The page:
Latency effect of Marketing definition:
The value of marketing to generate sales (conversions) can be assumed to decay over time to a point where it no longer has significant value on the conversion, this is termed the full latency of marketing. No effective conversion credit should be assigned after the full latency of marketing.
It is typical in time decay models that a key characteristic of the decay is used for measurement. It is the time required for the decaying quantity to reduce to one half it’s initial value, this is termed the ‘half life’.
Rules and algorithmic based systems:
To calculate an explicit ‘full latency’ time period, most single and multi-event rules based attribution models use A/B testing to determine a figure. These tests are repeated often quarterly or every half year to level set that figure.
Other algorithmic systems generally decide on an explicit full-latency time period also through A/B tests or by regression analysis on historical data.
This introduces the potential for significant inaccuracies since the current campaign can behave vastly differently under influence of external and internal influences.
Rules are defined broadly for clicks and impressions, but could vary significantly by provider, and format. Advanced rules based systems often use even more arbitrary conditions, for example - only count impressions if a user visits the site within 24 hrs.
We let the ‘full latency’ period of each marketing element, which is implicitly available in the data, be utilized by the attribution statistics and methodology.
How does Abakus do this? Well It is intrinsic to the system.
Abakus computes the effective conversion rate under every possible combination of marketing element and in every sequence. This is the core computation of game theory and incremental value calculation.
The statistics generated for each one of these analyses uses a different value of conversion rate due effectively to a combination of the overlapping contributions and latency effects of the marketing elements included in each analysis.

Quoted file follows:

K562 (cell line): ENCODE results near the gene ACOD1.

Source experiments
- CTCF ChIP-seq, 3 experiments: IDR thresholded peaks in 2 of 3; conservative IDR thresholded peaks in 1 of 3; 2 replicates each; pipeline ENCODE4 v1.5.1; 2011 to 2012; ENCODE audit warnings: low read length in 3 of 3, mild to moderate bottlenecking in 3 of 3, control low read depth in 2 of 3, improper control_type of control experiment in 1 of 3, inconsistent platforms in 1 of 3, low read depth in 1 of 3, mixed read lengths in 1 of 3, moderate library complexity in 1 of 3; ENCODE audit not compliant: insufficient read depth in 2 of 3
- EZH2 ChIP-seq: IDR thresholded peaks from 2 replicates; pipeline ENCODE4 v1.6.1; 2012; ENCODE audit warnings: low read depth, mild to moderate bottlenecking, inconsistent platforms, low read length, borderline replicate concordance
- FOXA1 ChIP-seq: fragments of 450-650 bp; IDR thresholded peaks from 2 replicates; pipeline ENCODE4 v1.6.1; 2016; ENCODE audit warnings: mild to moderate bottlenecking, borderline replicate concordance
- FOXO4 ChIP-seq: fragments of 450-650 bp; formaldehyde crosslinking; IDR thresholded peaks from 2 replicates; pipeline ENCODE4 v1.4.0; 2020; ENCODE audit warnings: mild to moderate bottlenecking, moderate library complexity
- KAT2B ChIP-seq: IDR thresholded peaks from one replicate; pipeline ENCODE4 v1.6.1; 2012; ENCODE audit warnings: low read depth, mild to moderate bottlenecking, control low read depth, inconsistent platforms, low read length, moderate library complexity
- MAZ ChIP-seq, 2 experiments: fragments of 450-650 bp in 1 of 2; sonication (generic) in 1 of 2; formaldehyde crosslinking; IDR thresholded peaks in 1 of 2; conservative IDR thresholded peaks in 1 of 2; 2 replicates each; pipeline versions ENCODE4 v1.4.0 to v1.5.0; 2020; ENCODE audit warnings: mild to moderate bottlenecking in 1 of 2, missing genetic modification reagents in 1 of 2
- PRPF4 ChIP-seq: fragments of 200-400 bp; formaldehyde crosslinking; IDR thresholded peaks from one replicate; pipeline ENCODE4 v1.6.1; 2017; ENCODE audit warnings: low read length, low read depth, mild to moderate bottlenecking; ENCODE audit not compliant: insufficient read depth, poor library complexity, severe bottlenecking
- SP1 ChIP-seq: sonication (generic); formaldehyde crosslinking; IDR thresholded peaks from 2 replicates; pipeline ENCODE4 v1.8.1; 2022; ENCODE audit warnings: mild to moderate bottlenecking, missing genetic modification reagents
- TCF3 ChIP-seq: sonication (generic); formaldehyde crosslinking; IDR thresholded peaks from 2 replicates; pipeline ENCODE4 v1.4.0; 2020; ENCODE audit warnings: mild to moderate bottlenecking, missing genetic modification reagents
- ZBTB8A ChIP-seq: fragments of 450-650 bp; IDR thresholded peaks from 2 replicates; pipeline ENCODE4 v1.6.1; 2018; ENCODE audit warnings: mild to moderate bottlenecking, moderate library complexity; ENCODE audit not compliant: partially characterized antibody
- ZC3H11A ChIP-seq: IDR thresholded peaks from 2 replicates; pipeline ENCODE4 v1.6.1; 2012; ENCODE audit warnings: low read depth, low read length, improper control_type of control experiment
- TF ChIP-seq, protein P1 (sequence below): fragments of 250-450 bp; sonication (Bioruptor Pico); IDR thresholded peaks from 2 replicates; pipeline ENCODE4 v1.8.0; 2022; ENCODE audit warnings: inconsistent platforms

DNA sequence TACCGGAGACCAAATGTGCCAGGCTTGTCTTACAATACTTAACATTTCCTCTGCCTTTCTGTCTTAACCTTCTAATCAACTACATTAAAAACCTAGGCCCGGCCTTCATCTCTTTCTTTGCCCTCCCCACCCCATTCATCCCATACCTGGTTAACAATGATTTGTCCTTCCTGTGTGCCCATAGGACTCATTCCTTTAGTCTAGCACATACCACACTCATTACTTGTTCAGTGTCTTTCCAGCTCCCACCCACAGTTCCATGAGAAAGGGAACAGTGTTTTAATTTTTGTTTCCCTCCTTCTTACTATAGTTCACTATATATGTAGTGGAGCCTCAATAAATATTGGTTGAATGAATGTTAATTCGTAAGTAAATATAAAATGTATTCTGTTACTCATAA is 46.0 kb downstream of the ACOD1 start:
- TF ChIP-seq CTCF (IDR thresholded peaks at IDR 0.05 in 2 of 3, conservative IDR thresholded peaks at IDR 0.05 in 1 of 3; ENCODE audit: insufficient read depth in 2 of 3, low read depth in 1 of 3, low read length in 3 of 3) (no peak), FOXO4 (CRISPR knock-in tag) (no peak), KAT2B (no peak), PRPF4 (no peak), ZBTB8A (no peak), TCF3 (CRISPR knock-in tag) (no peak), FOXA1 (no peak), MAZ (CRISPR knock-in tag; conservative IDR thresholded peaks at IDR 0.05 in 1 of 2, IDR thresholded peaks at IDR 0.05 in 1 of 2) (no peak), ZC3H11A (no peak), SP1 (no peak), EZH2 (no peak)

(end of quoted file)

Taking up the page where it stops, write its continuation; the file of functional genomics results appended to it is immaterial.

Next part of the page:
As an example of how latency is treated in Abakus, consider this:
- Assume a single marketing element (i.e. viewing a display ad) ‘M’ has a full latency of ‘L’ days – i.e. there is no contribution to conversions ‘L’ days after the element is viewed.
- Assume the element was last viewed on day ‘T’
So the conversion rate after the day (T+L) for users exposed to the single marketing element ‘M’ will be the same as the unexposed conversion rate.
Why? By assumption we assumed M has no effect on conversions after T+L. So it is, for the purposes of attributing conversions, as if marketing never happened.
- Similarly, conversion rates for any time period such as weeks, days, hours or minutes will also be potentially different. This is because of the half life period of ‘M’.
- The analysis above for a single marketing element, extends to multiple elements. Each such element will potentially have a different half-life period, and the conversion rates will vary based on the mix of marketing elements and their latencies.
Abakus does not currently report the latency effects of marketing elements in the application as an explicit variable. This is because the latency impact of these elements is automatically factored into the attribution results and reflected in the effective conversion rate computed.
Abakus is currently working on providing conversion/revenue based attribution for a specific date versus for a date range (as is currently available in the app).
Looking beyond this, Abakus will provide advanced reporting features which will show the contribution of marketing to conversions/revenue by day.
For further experiment proof see this article: